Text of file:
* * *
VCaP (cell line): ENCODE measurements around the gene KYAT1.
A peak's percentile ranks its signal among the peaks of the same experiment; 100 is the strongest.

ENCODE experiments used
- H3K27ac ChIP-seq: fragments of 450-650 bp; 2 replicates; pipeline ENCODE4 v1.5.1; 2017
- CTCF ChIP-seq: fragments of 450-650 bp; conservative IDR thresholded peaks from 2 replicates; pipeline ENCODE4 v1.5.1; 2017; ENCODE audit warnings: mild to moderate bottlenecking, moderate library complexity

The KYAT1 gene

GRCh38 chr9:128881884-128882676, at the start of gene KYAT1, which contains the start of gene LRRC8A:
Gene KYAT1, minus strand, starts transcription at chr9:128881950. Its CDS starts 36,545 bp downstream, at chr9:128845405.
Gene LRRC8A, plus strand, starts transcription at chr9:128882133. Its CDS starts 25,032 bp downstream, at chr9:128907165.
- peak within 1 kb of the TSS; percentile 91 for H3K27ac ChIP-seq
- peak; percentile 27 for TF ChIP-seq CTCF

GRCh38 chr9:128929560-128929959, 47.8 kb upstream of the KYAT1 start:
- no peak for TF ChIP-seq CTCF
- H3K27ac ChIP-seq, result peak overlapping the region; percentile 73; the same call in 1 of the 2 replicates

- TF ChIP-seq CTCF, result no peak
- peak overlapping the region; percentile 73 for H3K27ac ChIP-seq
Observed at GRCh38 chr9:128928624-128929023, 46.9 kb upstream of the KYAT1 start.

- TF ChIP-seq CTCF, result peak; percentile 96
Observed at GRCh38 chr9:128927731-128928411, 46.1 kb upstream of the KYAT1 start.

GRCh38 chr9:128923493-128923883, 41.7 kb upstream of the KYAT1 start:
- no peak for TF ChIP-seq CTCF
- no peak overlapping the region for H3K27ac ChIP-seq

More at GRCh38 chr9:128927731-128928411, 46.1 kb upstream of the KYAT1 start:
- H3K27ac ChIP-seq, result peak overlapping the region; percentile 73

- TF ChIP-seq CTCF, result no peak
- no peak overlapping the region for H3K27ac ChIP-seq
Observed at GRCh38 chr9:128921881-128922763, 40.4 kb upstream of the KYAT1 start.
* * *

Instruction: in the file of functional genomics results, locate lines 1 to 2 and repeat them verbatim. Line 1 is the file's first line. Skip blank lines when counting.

VCaP (cell line): ENCODE measurements around the gene KYAT1.
A peak's percentile ranks its signal among the peaks of the same experiment; 100 is the strongest.